OPINION | We just reached a climate-change tipping point. It’s not the ice caps or the permafrost. Climate-risk disclosure has entered the financial mainstream. And this should be a wake-up call for investors.

Investors can and must lead by example. Not just by calling for others to do more on climate-risk disclosure, but by getting their own houses in order. They can start by disclosing the risks they face from a changing climate – whether they be the impacts of changing weather patterns on investor portfolios or the health and wellbeing of their members, through to the risk of assets becoming stranded.

In Australia, super funds have already led the way on recognising long-term risk to portfolios. Indeed, they are naturally placed to do so and have been integrating this thinking into investment approaches for years. Now is the time for super funds to take the next step on managing climate risk.

But why now? The last 12 months has seen a perfect storm of the legal, financial and governance aspects of climate change develop, culminating in legal action against the Commonwealth Bank.

Taking a step back, in June, the G20-referred Financial Stability Board initiated, tongue-twistingly named, Task Force on Climate-related Financial Disclosures (TCFD) finalised its recommendations for climate disclosure. These are intended to apply globally and be reported in mainstream annual financial and statutory accounts.

This is not a feel good exercise or a misguided compliance burden. It is designed, in the words of TCFD chair Michael Bloomberg, to make “markets more efficient, and economies more stable and resilient”. It acknowledges that climate change is a material risk to financial stability and therefore should be of interest to all investors.

The TCFD sets out minimum expectations for disclosure on climate governance and risk management. It is intended to apply to all organisations. Its requirements escalate according to the size of the organisation and its exposure to climate-related risk.

The largest and most exposed are expected to test how resilient their corporate strategies are under future climate scenarios and report publicly on what they find. This includes testing against the ambitious target set in the Paris Agreement to limit warming to two degrees. Even in this scenario huge economic transition is required in some sectors.

The TCFD is expected to become the new global benchmark. It will be used by investors, including super funds, as well as banks and insurers to assess the companies they invest in and finance.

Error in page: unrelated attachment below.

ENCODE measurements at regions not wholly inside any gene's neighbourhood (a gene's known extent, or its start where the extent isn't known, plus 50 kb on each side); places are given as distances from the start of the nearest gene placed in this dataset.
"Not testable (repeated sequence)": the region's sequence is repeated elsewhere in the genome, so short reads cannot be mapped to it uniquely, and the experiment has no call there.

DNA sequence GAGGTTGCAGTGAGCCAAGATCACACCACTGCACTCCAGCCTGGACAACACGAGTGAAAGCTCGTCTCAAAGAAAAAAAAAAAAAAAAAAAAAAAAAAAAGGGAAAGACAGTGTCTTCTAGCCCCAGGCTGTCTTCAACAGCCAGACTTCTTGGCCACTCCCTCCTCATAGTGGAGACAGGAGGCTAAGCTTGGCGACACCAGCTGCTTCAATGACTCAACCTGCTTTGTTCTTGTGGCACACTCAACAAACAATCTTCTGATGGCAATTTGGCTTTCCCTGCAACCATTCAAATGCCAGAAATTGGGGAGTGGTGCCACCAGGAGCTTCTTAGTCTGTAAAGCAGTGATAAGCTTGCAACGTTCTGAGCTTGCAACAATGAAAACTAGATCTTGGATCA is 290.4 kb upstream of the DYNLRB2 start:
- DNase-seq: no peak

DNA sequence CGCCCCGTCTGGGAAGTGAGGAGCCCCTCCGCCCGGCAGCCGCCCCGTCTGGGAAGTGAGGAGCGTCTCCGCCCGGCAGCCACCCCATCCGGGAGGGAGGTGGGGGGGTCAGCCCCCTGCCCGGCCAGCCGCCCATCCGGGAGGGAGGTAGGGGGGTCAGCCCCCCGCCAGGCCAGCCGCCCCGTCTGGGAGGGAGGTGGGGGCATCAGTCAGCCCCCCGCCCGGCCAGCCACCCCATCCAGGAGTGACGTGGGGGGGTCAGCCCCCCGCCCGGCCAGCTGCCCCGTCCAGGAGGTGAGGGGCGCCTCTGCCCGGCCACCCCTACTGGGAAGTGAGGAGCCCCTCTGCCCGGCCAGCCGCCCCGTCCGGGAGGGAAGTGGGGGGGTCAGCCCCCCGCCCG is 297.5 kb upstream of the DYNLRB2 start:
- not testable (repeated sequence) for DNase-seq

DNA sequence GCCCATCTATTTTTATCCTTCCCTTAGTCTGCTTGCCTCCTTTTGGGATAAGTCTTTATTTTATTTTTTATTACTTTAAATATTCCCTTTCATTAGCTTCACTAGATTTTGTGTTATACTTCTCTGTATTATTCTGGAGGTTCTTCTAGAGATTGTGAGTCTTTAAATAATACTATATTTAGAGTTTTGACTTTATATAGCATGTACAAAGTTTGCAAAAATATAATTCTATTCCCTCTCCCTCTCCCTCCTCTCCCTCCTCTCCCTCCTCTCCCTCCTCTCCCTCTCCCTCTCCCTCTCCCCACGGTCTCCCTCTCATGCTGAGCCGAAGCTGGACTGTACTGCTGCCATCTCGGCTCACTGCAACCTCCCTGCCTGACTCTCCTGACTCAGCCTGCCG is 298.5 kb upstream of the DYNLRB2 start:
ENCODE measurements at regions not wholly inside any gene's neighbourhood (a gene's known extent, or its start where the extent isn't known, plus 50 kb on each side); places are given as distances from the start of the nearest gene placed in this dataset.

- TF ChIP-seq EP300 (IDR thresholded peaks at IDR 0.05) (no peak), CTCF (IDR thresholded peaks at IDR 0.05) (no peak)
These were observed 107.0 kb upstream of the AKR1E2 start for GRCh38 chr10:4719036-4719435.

But investors’ own disclosure also falls under the TCFD recommendations. Banks, insurance companies, asset managers and asset owners (including super funds) should all report in line with the TCFD.

A step change in risk recognition

The work of the taskforce represents a step change in the recognition by financial regulators of climate change risk. It’s unsurprising then that in February 2017 APRA’s Geoff Summerhayes confirmed publicly that climate risk was on the Australian regulator’s radar.

In other local developments, the 2016 opinion of Noel Hutley SC and James Mack stated that company directors are legally obliged to consider climate change risk. This has recently been extended to trustees of superannuation funds in a further opinion. Hutley forewarned of legal action noting, “It is likely to be only a matter of time before we see litigation against a director who has failed to perceive, disclose or take steps in relation to a foreseeable climate-related risk”.

This month the Commonwealth Bank was served. In a global first, a suit has been filed against the bank for allegedly failing to adequately disclose climate change risk in its annual report.

Such developments speak to the need for urgency in investors getting their own houses in order. Super funds are well placed to demonstrate genuine leadership, having a natural alignment with the ultimate objectives of long-term risk management. Investors must lead by doing, moving beyond the rhetoric that has sufficed up until now. These good intentions need to be backed up with strategies that are informed by robust analysis – both of which need to be transparently disclosed.

Especially as fund members and regulators increasingly have climate change in their sights.

Pauline Vamos is the chief executive of Regnan, an ESG research provider and consultancy for institutional investors. She holds a number of other non-executive roles and was formerly the chief executive of the Association of Superannuation Funds of Australia.

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